Russia, which accounts for a third of gas supplies to Europe, will transport more gas to Europe. The Russians are increasing deliveries by roughly two-thirds compared to the level at the beginning of the month. And that puts pressure on the gas price.
At the beginning of October, a megawatt hour of gas still cost 160 euros and now it is only about 67 euros. After all the commotion about the increased energy prices of recent times, it seems that things are going in the right direction. But do not forget that at the beginning of this year the price was still around 20 euros.
And there is another reason for consumers not to turn up the heating again, despite the almost 8 percent drop in gas prices today. After all, it has no direct influence on your energy bill.
If you pay a fixed rate, that will continue to apply. And for consumers with a variable contract, the price is adjusted twice a year: on January 1 and July 1. They also do not immediately notice the drop in the wholesale price.
The wholesale price is the price that energy companies pay for gas. But that is not the price that consumers pay, because for them there are some additional costs and taxes. The price for households therefore does not rise or fall one-on-one with the gas price, but less quickly.
‘Worries not over yet’
Of course, the fall in the wholesale price is very convenient for consumers and companies, but we cannot breathe a sigh of relief yet, says energy expert Hans van Cleef of ABN Amro. “It remains exciting whether we will have a cold winter and therefore have enough gas.”
Stocks in Europe are low and the extra supply of gas from Russia is not enough to replenish stocks to the levels that are usual for this time of year, says Van Cleef. If it becomes a cold winter, some companies may have to close temporarily, he thinks.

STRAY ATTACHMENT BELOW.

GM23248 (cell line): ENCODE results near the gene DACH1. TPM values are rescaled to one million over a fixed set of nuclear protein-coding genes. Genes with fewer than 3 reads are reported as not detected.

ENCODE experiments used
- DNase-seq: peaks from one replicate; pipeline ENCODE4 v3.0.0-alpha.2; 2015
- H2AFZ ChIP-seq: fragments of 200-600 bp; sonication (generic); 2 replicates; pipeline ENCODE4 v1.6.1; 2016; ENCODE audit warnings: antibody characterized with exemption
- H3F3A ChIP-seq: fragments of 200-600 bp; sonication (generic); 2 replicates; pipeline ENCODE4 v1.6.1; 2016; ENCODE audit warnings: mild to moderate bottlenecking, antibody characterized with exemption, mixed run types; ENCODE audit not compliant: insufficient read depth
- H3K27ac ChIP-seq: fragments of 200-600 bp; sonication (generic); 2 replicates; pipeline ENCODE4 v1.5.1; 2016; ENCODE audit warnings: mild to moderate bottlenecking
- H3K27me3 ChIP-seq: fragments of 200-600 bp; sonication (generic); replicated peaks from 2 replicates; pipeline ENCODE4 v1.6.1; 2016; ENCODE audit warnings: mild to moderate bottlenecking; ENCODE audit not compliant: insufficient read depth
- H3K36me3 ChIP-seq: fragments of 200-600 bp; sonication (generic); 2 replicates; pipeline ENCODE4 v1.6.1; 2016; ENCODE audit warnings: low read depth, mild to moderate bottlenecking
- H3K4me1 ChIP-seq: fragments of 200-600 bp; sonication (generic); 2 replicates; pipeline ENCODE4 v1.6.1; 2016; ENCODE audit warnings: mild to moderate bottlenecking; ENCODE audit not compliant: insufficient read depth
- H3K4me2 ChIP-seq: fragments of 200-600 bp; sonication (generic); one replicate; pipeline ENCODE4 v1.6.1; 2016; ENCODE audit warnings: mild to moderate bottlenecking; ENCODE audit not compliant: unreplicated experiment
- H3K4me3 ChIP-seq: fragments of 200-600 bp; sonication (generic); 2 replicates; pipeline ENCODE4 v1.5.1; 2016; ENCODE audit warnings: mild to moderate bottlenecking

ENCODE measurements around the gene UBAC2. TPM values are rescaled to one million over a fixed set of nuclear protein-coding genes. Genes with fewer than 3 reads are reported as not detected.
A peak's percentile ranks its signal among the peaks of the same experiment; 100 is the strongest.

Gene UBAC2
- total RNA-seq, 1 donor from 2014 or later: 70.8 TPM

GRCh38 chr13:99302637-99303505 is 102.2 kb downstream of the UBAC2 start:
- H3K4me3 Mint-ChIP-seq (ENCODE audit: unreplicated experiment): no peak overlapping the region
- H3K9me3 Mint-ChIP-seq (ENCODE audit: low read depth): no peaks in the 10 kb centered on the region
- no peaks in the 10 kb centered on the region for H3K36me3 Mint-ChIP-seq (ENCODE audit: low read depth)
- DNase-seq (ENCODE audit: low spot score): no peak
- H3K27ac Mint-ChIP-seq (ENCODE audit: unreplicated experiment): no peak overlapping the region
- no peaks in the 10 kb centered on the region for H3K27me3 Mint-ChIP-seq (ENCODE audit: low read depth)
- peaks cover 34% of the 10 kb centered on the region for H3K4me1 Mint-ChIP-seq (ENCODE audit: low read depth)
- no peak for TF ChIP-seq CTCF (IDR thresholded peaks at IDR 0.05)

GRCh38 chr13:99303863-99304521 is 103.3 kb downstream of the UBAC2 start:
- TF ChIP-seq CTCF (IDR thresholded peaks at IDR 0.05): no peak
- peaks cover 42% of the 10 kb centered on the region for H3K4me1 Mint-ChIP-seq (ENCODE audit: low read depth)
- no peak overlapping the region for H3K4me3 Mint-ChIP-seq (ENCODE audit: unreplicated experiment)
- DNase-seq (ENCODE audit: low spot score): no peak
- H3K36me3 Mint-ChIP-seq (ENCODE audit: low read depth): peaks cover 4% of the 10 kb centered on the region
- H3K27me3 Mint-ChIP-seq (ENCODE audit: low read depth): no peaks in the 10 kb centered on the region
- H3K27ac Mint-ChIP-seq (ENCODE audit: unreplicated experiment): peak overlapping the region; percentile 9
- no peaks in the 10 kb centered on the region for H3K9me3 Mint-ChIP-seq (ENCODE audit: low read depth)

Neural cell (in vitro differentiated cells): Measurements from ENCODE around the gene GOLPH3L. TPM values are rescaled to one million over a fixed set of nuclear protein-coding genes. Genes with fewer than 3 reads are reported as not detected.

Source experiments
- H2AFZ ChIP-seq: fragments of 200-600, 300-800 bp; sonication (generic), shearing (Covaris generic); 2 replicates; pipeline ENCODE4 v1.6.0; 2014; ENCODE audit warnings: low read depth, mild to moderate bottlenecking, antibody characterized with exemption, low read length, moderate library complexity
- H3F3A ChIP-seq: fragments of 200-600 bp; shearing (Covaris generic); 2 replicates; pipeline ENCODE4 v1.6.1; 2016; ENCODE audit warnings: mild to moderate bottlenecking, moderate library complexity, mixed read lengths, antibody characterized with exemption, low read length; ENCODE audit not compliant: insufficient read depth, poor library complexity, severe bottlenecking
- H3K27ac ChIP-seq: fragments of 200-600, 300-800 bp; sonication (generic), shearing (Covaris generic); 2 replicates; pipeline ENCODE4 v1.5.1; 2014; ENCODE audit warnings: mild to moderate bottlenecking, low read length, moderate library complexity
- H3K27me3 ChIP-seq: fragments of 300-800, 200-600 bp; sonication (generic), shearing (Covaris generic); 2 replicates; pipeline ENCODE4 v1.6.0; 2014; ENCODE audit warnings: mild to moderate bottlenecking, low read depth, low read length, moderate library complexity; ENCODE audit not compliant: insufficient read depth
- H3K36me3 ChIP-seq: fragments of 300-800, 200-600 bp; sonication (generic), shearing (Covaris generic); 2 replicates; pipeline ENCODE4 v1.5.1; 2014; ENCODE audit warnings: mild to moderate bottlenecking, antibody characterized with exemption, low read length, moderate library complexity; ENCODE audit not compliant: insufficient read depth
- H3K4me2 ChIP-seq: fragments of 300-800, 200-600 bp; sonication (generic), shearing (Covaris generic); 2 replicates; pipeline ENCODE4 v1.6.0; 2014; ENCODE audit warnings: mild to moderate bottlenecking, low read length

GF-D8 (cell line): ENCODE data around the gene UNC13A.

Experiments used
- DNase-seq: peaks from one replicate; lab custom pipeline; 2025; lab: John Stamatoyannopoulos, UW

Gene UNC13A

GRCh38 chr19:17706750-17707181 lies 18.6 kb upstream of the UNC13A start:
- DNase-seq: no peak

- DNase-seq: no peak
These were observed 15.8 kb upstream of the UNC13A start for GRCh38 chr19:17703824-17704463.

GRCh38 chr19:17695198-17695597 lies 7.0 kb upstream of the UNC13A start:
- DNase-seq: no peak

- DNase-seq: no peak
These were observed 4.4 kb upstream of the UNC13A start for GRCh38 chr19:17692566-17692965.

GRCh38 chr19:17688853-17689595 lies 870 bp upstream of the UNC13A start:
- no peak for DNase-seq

But even if it turns into a mild winter here, we won’t be out of trouble, he thinks. Because if it becomes a severe winter in Asia or North America, it will push up the gas price because extra gas will then go to those areas.
What will happen to Nordstream 2?
The extra supply of Russian gas is done via the pipeline through Ukraine that has been in existence for years, says Van Cleef. But what really matters is whether the pumping of natural gas through the controversial Nordstream 2 gas pipeline can start soon, adds energy expert Jilles van den Beukel.
Russia has recently kept the supply of gas to Europe low in order to put pressure on Germany to quickly agree to the opening of Nordstream 2. That pipeline has been causing controversy between the US and Europe for some time. that Europe is becoming too dependent on Russia for the supply of gas with Nordstream 2.
“If Nordstream 2 gets up to speed in the short term, the gas price may drop substantially, again depending on how severe the winter will be,” says Van den Beukel.
That pipeline from Russia to northern Germany is ready, but permission is still needed from the German regulator to actually start using the pipeline. The European Commission also still has to agree.
Days or six months?
The German regulator has until January 8 to give approval, according to Reuters news agency. The European Commission then has two months to agree.
“But it is also possible that due to the social unrest about the high gas price, the German regulator will temporarily agree to transport gas through Nordstream 2 in the short term,” thinks Van den Beukel.
But you create a precedent and it is difficult to withdraw such a provisional approval after the winter, thinks Van Cleef.